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How to keep your chickens warm in winter

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As winter approaches, the chilly air and shorter days bring about a significant change in your backyard. Unlike in warmer months, high-protein bugs, worms, and frogs become scarce, altering the diet of your chickens. But, did you know that an adult hen has a resting body temperature between 40ºC and 43ºC and a heart rate of around 400 beats per minute? Their high metabolic rate is a natural mechanism to combat the cold. Here, we explore the inherent behaviours chickens exhibit to stay warm and share practical tips to ensure they remain healthy and comfortable during the winter months.

Built-in Behaviours to Keep Chickens Warm:
Chickens naturally adapt to colder temperatures through various behaviours:

  1. Feather Fluffing: Chickens puff up their feathers to create air pockets that trap warm air, providing an insulating layer.
  2. Unipedal Stance: To minimise heat loss, chickens often stand on one foot while tucking the other within their plumage.
  3. Head Tucking: To prevent frostbite on their combs, chickens tuck their heads beneath their wing during sleep.

Practical Winter Care Tips:

  1. Outdoor Time: Even in cold weather, chickens benefit from exercise and outdoor time. Allow them to roam a bit during the warmer part of the day to help maintain their body heat.
  2. Diet Adjustments: Increase the protein intake by adding high-protein treats and supplements to their diet. Foods like cracked corn, poultry porridge, and black soldier fly larvae are excellent for keeping them warm and well-nourished.
  3. Proper Coop Ventilation: Ensure the chicken coop is well-ventilated to prevent moisture buildup without letting in cold drafts. Use simple materials to cover any gaps where cold air might enter.
  4. Avoid Heaters: Avoid using heaters to reduce the risk of fire. Instead, ensure adequate roosting space to allow chickens to huddle together, which is a natural way to keep warm.
  5. Insulate Windows: Well-insulated windows can help retain heat during the day and slowly release it at night.
  6. Check Water Supply: Ensure a constant supply of fresh, unfrozen water throughout the winter.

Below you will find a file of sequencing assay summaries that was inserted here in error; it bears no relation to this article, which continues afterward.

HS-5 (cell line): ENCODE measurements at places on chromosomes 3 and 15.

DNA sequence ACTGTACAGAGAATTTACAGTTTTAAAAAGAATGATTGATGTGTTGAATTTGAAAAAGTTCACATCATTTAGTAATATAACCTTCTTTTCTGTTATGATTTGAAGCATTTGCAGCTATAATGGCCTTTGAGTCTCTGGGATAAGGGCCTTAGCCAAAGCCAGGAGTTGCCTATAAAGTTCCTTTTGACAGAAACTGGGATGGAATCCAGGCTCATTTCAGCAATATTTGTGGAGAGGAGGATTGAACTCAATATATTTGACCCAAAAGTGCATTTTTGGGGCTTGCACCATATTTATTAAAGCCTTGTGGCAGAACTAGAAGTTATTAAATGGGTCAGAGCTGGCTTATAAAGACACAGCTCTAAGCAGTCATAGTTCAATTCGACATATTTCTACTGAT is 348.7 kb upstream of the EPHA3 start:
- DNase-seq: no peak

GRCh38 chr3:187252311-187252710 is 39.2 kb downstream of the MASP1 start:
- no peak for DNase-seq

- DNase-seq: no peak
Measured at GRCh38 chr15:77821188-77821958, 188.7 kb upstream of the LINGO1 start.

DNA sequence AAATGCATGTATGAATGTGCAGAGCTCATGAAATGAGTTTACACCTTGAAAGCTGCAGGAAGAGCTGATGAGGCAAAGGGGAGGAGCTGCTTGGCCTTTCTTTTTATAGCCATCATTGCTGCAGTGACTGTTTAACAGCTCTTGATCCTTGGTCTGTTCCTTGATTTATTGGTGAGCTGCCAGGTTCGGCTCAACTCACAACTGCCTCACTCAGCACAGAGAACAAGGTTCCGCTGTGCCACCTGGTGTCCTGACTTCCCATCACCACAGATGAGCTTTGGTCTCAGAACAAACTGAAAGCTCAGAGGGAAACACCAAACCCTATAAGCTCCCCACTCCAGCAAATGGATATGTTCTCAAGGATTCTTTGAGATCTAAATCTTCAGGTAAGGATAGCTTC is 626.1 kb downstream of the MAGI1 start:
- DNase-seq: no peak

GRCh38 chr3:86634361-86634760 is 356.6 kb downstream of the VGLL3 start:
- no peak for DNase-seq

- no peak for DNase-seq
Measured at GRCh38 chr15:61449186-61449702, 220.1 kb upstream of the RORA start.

7. Bedding Material: Using hemp or pine shavings as bedding in the coop can provide additional insulation during cold months. Ensure that the bedding is deep enough to trap warmth but also dry to prevent moisture accumulation, which can lead to cold conditions and potential health issues.
  8. Sunlight Exposure: Maximise the coop’s exposure to natural sunlight. Positioning the coop to receive direct sunlight during the day can significantly increase the ambient temperature inside.
  9. Coop Upgrades: Consider installing double-glazed windows to minimise heat loss. Additionally, adding insulation panels to the walls of the coop can help keep the internal temperature regulated.

Deep Litter Method:
One effective method to keep your coop warm is the Deep Litter Method. It involves laying down a thick layer of litter, which is turned regularly to help decompose chicken manure and organic material. This process generates heat, maintaining a warm environment within the coop. Learn how to implement the Deep Litter Method here.

Seasonal High-Protein Treats:
During the colder months, it’s crucial to supplement your chickens’ diet with high-protein foods. Here are some suggestions:

Frequently Asked Questions (FAQ)

Q1: Can I use a heat lamp in the chicken coop? A1: While heat lamps are commonly used, they pose a significant fire risk. It’s better to rely on natural chicken behaviors and proper coop insulation to keep your flock warm.

Q2: How often should I change the bedding in winter? A2: Bedding should be monitored for dampness and changed if it becomes wet or soiled. Using the deep litter method can reduce the frequency of complete changes, but still requires maintenance.

Q3: What are the best high-protein snacks for chickens in winter? A3: In addition to cracked corn and black soldier fly larvae, consider offering cooked eggs, small amounts of meat scraps, or a special winter blend of feed that includes increased protein levels such as Spice Blend.

Q4: Is there a risk of frostbite on chickens? How can I prevent it? A4: Yes, combs and wattles can get frostbite. Apply a thin layer of vasoline to these areas to help protect them from extreme cold.

Keeping your chickens warm and healthy during winter doesn’t require drastic measures. By understanding their natural behaviours and making a few adjustments to their environment and diet, you can ensure they thrive even in colder weather. Remember, a happy chicken is a productive chicken!

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